On topic, I don't really understand collecting laserdisc. Won't the discs begin to rot soon or can that be avoided.
AlteredBeast
Fork 'em, Sparky!
(06-08-2015, 06:28 AM)
AlteredBeast's Avatar

Originally Posted by Lace

I don't think that word means what you think it means. Torrenting a movie you own in another format seems like a gray area at best.

On topic, I don't really understand collecting laserdisc. Won't the discs begin to rot soon or can that be avoided.

I say homebrew because people have had to literally string different sources and versions together to get within the closest approximation to the original release, including color correction, sound mixing and leveling, etc. If that isn't homebrew t type effort, I don't know what is. Gray area it might be, but I feel justified by it.
Hero_of_the_Day
Member
(06-08-2015, 06:29 AM)
Hero_of_the_Day's Avatar
My Dad just recently gave me his player and collection. Got a decent chunk of stuff I'll have to post pics of next time I'm home. Number one on my list of shit to get is Star Wars in widescreen.
HUELEN10
Banned
(06-08-2015, 06:30 AM)

Originally Posted by Stinkles

Garage and estate sales often have gems.

This this THIS!
jtb
Banned
(06-08-2015, 06:32 AM)
jtb's Avatar
What's the advantages to Laserdisc? My dad used to have a decent collection, but I think he sold most of them. Still has the Star Wars OT trilogy, though... collecting dust somewhere.
HUELEN10
Banned
(06-08-2015, 06:33 AM)

Originally Posted by jtb

What's the advantages to Laserdisc? My dad used to have a decent collection, but I think he sold most of them. Still has the Star Wars OT trilogy, though... collecting dust somewhere.

Better art, best seeking ever, better audio, and content not available on other formats all come to mind.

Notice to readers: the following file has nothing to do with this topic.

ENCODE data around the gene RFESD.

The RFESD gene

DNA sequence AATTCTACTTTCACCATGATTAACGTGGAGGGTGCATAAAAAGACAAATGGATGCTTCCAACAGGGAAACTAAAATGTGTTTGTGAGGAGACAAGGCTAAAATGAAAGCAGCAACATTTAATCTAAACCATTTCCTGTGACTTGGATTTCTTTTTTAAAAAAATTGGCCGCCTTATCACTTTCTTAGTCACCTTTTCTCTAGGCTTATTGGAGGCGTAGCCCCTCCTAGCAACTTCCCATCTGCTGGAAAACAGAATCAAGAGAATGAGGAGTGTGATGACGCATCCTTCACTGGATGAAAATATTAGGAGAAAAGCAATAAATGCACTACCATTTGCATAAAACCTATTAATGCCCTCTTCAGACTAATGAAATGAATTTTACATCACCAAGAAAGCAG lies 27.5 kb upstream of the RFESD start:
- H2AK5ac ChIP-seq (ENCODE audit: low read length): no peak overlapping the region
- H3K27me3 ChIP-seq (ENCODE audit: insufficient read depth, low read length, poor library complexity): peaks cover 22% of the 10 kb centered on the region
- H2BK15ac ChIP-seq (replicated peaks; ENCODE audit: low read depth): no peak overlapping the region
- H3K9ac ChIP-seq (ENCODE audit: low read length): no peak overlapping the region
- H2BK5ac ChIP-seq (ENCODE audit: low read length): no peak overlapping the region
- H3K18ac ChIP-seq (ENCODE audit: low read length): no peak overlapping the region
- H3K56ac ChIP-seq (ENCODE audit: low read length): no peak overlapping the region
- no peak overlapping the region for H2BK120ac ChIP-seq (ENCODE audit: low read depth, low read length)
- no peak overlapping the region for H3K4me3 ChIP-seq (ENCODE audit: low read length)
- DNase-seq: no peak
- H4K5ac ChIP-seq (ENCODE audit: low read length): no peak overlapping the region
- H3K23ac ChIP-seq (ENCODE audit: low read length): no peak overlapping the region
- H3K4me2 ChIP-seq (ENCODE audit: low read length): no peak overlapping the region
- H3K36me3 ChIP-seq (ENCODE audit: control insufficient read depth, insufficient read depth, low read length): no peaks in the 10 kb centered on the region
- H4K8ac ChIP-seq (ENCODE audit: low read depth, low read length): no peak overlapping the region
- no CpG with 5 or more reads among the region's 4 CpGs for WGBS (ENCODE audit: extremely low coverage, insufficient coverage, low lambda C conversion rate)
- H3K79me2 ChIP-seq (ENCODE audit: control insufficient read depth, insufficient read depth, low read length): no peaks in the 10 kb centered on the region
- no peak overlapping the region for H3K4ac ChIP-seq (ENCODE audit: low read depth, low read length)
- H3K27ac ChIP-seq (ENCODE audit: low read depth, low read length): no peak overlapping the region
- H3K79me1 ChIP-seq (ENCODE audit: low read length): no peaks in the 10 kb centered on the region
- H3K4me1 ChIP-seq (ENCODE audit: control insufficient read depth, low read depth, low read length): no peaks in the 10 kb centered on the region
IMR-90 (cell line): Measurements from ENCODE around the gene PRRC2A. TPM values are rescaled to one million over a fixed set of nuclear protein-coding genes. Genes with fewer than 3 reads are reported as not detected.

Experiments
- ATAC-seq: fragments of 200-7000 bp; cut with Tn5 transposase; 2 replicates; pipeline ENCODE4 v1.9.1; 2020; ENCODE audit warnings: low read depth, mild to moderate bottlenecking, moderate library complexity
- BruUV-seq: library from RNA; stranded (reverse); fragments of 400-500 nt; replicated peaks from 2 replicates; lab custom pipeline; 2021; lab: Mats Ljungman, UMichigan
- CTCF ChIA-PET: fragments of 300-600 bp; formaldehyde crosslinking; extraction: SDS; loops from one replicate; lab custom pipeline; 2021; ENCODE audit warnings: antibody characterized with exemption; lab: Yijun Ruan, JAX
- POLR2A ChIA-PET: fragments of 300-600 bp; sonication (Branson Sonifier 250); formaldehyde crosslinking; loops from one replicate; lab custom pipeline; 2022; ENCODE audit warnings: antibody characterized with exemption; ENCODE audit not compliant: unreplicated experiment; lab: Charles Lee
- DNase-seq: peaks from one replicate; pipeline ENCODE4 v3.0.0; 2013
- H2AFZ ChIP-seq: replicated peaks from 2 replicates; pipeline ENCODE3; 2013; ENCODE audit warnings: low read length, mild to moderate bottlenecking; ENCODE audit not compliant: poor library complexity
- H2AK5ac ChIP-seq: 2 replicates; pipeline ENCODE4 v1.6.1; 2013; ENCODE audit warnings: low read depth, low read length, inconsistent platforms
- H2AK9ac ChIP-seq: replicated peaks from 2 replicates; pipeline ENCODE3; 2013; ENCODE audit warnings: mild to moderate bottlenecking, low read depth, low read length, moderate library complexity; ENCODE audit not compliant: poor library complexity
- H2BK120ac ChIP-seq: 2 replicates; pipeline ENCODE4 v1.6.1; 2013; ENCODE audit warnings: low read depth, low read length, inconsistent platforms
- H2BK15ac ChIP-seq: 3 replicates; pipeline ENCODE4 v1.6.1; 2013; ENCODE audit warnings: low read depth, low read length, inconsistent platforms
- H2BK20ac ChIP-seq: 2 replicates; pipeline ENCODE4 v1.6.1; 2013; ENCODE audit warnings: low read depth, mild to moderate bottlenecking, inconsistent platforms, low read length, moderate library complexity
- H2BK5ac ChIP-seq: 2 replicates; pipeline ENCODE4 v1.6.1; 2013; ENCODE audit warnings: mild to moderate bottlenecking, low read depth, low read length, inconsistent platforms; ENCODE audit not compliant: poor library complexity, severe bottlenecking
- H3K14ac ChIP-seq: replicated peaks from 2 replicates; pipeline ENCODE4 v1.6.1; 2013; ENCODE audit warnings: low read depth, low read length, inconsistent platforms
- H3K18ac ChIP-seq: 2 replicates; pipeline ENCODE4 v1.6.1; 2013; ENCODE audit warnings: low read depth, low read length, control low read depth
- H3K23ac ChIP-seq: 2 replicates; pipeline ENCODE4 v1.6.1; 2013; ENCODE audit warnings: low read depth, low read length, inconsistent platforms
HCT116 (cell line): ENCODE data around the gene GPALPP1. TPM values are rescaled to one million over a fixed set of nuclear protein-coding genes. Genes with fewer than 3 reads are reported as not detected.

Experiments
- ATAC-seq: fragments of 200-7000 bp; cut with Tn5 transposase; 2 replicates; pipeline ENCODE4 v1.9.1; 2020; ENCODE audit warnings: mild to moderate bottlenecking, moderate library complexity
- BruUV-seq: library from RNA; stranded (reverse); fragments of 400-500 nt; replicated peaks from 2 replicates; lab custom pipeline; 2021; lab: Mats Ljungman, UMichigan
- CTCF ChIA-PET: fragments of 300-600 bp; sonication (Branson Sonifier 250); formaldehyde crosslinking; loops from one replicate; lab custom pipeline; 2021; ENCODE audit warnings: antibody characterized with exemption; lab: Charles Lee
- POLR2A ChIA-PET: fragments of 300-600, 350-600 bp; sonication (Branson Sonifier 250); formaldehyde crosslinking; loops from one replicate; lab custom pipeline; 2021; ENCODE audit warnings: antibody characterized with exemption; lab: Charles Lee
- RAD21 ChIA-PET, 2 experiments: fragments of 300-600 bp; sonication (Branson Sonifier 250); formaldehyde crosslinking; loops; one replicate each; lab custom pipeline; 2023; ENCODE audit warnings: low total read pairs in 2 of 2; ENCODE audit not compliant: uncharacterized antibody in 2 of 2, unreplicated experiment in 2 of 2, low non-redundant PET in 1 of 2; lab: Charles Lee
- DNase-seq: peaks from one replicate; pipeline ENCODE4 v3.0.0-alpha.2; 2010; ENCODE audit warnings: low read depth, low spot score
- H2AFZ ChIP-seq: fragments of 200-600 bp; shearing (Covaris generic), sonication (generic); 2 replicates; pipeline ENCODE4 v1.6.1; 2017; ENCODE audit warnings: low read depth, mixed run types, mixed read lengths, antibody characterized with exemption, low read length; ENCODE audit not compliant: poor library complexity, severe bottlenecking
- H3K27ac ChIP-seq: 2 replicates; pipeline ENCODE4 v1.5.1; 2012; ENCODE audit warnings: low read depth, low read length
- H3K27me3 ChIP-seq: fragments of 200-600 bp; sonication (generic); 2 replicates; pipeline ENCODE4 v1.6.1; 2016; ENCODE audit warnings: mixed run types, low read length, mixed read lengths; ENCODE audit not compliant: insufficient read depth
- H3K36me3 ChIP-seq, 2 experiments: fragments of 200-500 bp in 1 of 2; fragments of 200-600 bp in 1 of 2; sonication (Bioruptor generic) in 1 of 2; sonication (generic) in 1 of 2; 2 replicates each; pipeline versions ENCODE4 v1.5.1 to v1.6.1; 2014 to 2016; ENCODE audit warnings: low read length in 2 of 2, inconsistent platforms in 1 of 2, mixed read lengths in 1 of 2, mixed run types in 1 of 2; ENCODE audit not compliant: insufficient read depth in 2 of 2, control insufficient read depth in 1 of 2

Batman Returns, Star Trek VI, Independence Day; all must-sees on LD.
dallow_bg
nods at old men
(06-08-2015, 06:35 AM)
dallow_bg's Avatar
I only collect Morrissey laserdiscs, haha.
kris.
Banned
(06-08-2015, 06:36 AM)
My uncle had a pretty impressive collection, but it was all destroyed in a flood a few years ago. I watched Street Fighter on laserdisc I dunno how many times when I was little.
HTupolev
Member
(06-08-2015, 06:38 AM)
HTupolev's Avatar

Originally Posted by BobbyRoberts

Resolution is more or less 400i.

No. People often confuse numbers like 480i/480p/1080p/whatever with TVL.

The former is based on the vertical scan behavior. All NTSC sources are 480i, all PAL sources are 576i, etc. That includes LaserDisc and even VHS.

The latter describes the clarity of the analog signal that makes up each line of video, and is a description of horizontal resolution.

An NTSC LaserDisc is 480i and is usually claimed to have a TVL of a little over 400.
dallow_bg
nods at old men
(06-08-2015, 06:47 AM)
dallow_bg's Avatar
Anyone collect D-VHS?

I used to have a player. Was neat to have HD movies in video cassette format.


AlteredBeast
Fork 'em, Sparky!
(06-08-2015, 06:49 AM)
AlteredBeast's Avatar

Originally Posted by dallow_bg

Anyone collect D-VHS?

I used to have a player. Was neat to have HD movies in video cassette format.

Heard about these some time ago, but never know they were a real available-to-purchase reality consumer good. How was the quality? Degradation over time a problem?
ridley182
aka Mister Chef
(06-08-2015, 06:49 AM)